1. This Second Appeal arises out of a suit on a mortgage bond Ex. A, dated 26th September, 1898. The bond provided for compound interest at 13 1/2 per cent. per annum with annual rests. It was executed by the three brothers. One of the brothers died and the property and the liability fell to the other two brothers. On the 4th July, 1903, a portion of the property was sold and a payment of Rs. 709 was made towards the bond but this payment was not endorsed on the bond. On the 31st March, 1914, another payment of Rs. 20 was made and this was endorsed on the bond. In this the old payment of Rs. 709 was referred to. This endorsement was signed by one of the two surviving brothers, Subbarayudu. The elder brother Seshiah did not sign it. The 1st defendant is the adopted son of Seshiah. In the plaint the plaintiff relied upon this payment by Subbarayudu and endorsement as saving limitation. In the written statement all that the defendant stated was that the endorsement is not genuine.
2. Oral evidence has been adduced by the plaintiff to show that the payment by Subbarayudu was authorised by Seshiah. The Subordinate Judge believed this evidence. That is all that Section 20 requires. The District Munsif dismissed the suit but the Subordinate Judge decreed it. The Second Appeal was filed in respect of only Seshiah's half share and all the grounds raised the question whether the action of Subbarayudu was binding on Seshiah and no other point has been raised. At the time of the hearing of this Second Appeal it is sought to be argued that the whole endorsement is not in the handwriting of Subbarayudu and cannot be relied on even as that of Subbarayudu. Mr. Somasundaram appearing for the respondent contends that it was never raised in the pleadings. If it had been pleaded he would have adduced evidence that Subbarayudu was practically illiterate and his case stands on the same footing as that of a marksman, and I may observe that the handwriting of the signature of Subbarayudu supports this suggestion. The letters are very big like those of a man who has just learnt the alphabet. This being a state of the pleadings and there being no such ground taken in Second Appeal, I do not think that Mr. Lakshmanna can be allowed to take such point here. It is also argued that there is no evidence to show that Subbarayudu was authorised to make the endorsement either in his own handwriting or get the same done by another, but the evidence only shows that he was authorised to make the payment. This is true. Section 20 does not require that the agent 'in this behalf' must be more than an agent for the purpose of payment. It does not say that the agent who pays should also be authorised to make the endorsement or get the same done by another. It is enough if he was authorised to make the payment; it is not necessary that he should also be authorised in respect of endorsing the payment.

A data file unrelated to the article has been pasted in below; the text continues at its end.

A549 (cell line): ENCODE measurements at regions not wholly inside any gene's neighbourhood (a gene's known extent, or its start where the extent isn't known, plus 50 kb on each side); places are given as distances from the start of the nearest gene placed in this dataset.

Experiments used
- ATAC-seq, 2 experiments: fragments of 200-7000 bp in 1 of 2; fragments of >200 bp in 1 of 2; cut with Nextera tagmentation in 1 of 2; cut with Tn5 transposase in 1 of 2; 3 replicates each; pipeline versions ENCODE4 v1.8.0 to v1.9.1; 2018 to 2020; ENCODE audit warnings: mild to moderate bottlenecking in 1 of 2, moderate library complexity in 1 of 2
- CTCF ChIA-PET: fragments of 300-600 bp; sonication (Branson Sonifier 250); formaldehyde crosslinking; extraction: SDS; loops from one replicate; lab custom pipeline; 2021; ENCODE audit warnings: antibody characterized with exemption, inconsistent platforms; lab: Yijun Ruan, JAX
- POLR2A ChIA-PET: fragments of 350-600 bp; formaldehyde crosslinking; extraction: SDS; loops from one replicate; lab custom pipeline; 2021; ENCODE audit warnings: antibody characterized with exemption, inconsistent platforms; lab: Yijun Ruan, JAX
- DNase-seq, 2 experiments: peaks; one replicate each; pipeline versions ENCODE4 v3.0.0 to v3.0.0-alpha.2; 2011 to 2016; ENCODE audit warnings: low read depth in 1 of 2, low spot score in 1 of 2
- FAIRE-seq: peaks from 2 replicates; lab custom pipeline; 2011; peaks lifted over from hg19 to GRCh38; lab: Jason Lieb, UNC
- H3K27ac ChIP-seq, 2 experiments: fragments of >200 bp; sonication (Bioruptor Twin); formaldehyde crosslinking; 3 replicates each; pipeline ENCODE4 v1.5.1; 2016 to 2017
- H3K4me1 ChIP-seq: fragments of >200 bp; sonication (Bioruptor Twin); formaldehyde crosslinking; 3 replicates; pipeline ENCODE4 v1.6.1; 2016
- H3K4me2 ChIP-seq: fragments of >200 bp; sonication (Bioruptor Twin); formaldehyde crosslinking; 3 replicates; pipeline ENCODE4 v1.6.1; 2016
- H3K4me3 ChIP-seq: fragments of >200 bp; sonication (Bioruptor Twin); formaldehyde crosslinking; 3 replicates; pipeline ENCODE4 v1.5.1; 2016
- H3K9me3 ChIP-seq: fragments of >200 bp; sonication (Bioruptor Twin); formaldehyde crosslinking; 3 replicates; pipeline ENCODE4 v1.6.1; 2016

3. The Second Appeal fails and is dismissed with costs.
Venkatasubba Rao, J.
4. Two points of law have been raised. When this appeal was referred to a Bench I thought and I still think that Lodd Govindoss Krishnadoss v. Rukmani Bai ILR (1913) M 438 requires to be reconsidered. In the state of the pleadings this point cannot, however, be allowed to be raised and for the present I content myself with saying that the decision in Lodd Goinndoss Krishnadoss v. Rukmani Bai ILR (1913) M 438 is opposed to the principle in Ellappa v. Annamalai ILR (1883) M. 76 . It is impossible to regard both these decisions as correct and it seems to me that the observations of Hutchins, J., in the earlier case which deals with a mark and a signature as being on the same footing, are worthy of careful consideration. This disposes of the first point.
5. It is secondly contended that while it has been shown that Subbarayudu was authorised to make a payment towards the principal of the debt, there is no proof that he had authority to make the endorsement. The question turns on the construction of Section 20 of the Limitation Act. The authority referred to in this section is the authority to make the payment and the section does not say that special authority must also be proved to make the endorsement. The section assumes that authority to make the payment carries with it the authority to make the endorsement. In this case it has been proved that Seshayya authorised his younger brother Subbarayudu to make the payment. He not only made an endorsement but made an endorsement which contains a record of the payment. He was competent to make that endorsement without being specially empowered and the claim is therefore saved from the bar of limitation.
6. In the result, I agree that the Second Appeal fails and should be dismissed with costs.